I thank the Permanent Missions of Albania and United States for organizing this meeting. I also thank the briefers for their valuable insights on this important topic.
Let me begin by sharing our own experience of devastating cyber-attack in 2016, when more than US$ 80 million from Bangladesh Central Bank was siphoned by hackers. Eventually, a large portion of the money reportedly reached to another country’s casino system through its banking channel. The breach of the supposedly secure global money transfer system by hackers is deeply concerning.
The 2023 Global Cybersecurity Outlook report reveals that 93 percent of participants anticipate a “catastrophic” cyber security event in the next two years. Emerging technologies like artificial intelligence further amplify these threats.
It is projected that by 2025, cybercrime will cost the global economy a staggering $10.5 trillion annually. These figures underscore the urgent and significant nature of the issue.
To answer some of your guiding questions let me highlight the followings:
First, cybercrime and cybersecurity rank as the 8th most severe risks according to Global Risks Report 2023, threatening international peace and security. This global threat necessitates a coordinated and enhanced response.
Therefore, the Council can play a prudent role in countering this urgent challenge by promoting international norms, fostering trust between states, and facilitating dialogue and cooperation to prevent conflicts arising from malicious use of ICT.
Second, addressing cyberattacks on critical infrastructure requires a collaborative approach involving states, public and private entities, and international organizations. Public-private partnerships are crucial in developing effective strategies to combat cyber threats and protect critical infrastructure.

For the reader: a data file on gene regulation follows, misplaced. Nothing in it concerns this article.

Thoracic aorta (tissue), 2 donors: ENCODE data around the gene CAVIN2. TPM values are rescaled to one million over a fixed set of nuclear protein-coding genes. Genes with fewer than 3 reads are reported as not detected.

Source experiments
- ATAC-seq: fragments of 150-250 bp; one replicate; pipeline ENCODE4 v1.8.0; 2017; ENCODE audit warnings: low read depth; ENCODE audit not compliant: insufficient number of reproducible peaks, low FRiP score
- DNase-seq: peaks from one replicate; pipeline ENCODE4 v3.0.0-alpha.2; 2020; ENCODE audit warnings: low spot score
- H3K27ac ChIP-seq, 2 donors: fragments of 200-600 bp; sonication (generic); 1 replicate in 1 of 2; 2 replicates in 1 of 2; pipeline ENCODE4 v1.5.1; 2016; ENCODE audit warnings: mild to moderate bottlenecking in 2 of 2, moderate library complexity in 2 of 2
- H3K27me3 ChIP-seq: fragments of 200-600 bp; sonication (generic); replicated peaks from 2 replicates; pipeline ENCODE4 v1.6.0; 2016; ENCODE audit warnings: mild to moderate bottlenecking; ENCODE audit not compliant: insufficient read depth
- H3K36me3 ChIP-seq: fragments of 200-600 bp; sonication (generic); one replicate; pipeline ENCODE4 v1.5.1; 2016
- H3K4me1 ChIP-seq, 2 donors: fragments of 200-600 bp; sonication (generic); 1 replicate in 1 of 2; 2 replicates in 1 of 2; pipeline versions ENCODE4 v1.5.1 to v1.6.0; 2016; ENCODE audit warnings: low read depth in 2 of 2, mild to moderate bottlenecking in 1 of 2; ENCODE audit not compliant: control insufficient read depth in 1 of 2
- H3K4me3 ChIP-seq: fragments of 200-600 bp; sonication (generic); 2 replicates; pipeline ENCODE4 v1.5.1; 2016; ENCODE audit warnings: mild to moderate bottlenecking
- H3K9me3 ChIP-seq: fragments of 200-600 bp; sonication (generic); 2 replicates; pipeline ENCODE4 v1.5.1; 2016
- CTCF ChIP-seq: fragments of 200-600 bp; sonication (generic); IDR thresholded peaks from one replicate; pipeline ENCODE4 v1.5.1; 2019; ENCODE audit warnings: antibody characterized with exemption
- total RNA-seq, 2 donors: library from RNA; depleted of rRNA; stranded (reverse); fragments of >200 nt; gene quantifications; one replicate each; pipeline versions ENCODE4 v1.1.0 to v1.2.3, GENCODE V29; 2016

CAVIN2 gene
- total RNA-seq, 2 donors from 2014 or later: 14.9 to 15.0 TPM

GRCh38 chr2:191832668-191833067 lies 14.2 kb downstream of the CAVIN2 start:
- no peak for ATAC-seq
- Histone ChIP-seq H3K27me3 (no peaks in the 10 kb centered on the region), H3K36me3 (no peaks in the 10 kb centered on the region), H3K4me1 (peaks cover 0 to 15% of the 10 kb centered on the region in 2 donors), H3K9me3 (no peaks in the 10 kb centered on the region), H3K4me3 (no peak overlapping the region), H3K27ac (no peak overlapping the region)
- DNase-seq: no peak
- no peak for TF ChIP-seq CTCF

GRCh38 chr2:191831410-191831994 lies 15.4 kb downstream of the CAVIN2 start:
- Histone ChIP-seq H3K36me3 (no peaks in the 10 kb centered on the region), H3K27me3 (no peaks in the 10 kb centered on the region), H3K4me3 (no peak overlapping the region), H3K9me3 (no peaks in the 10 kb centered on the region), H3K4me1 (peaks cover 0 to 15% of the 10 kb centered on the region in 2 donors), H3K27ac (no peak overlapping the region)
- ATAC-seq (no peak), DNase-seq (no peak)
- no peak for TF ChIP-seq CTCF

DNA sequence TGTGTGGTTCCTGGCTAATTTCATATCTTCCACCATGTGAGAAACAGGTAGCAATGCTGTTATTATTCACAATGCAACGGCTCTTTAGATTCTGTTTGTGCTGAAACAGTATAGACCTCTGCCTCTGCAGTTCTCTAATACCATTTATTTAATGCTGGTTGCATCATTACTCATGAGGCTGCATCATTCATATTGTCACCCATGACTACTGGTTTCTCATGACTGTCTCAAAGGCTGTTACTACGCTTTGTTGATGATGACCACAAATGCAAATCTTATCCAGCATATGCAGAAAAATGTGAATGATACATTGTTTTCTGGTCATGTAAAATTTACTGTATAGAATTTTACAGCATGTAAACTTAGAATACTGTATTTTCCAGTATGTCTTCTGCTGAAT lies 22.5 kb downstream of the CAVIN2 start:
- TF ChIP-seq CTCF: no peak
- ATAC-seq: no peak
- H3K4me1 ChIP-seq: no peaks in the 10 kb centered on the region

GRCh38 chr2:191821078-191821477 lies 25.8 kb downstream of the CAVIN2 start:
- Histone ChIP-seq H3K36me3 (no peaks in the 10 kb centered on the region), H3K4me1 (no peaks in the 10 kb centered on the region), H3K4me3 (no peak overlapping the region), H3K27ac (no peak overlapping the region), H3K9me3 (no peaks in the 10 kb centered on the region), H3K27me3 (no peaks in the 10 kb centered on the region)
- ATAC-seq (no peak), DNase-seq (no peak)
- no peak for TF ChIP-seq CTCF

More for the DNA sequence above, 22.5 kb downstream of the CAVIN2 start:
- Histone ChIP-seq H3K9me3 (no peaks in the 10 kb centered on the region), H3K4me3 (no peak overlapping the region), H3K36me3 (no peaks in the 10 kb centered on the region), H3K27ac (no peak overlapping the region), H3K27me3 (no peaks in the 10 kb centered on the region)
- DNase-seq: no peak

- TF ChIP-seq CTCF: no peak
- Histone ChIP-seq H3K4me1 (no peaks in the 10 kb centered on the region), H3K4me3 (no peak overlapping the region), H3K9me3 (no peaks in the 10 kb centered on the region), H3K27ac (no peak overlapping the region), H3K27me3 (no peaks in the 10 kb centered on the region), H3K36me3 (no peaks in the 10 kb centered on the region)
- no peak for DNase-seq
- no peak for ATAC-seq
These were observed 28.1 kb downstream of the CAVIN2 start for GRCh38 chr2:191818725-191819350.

In this regard, we call for a new social contract for the digital age that redefines the relationship between public and private sectors and establishes new obligations. Private sector firms must prioritize security and resilience in their hardware manufacturing and software development, while the government should provide support.
Third, Bangladesh emphasizes the applicability of international law, including the UN Charter, to maintain peace, stability, and an open, secure, stable, accessible, and peaceful ICT environment. However, we acknowledge existing legal gaps, such as the attribution of cyberattacks, State responsibility threshold, and the use of force in cyberspace. The Council could complement the work of GGEs and OEWG on ICT by enhancing understanding of international law in cyberspace.
Fourth, Closing the Skill Gap demands collective action, particularly in the global south. This includes enhancing digital literacy, technical skills, promoting cybersecurity education, and fostering international cooperation. The Council could play a vital role in promoting confidence building measures and effective information sharing to mitigate cyber threats.
Finally, Bangladesh emphasizes a comprehensive approach to safeguard critical infrastructure and address evolving cyber threats. We have implemented the Bangladesh Cybersecurity Strategy 2021-2025; and achieved the 11th rank in the Asia Pacific Digital Security Index. However, more is needed.
We seek robust international cooperation, harnessing digital technology, and upholding international law for a safer and resilient digital world.
I thank you.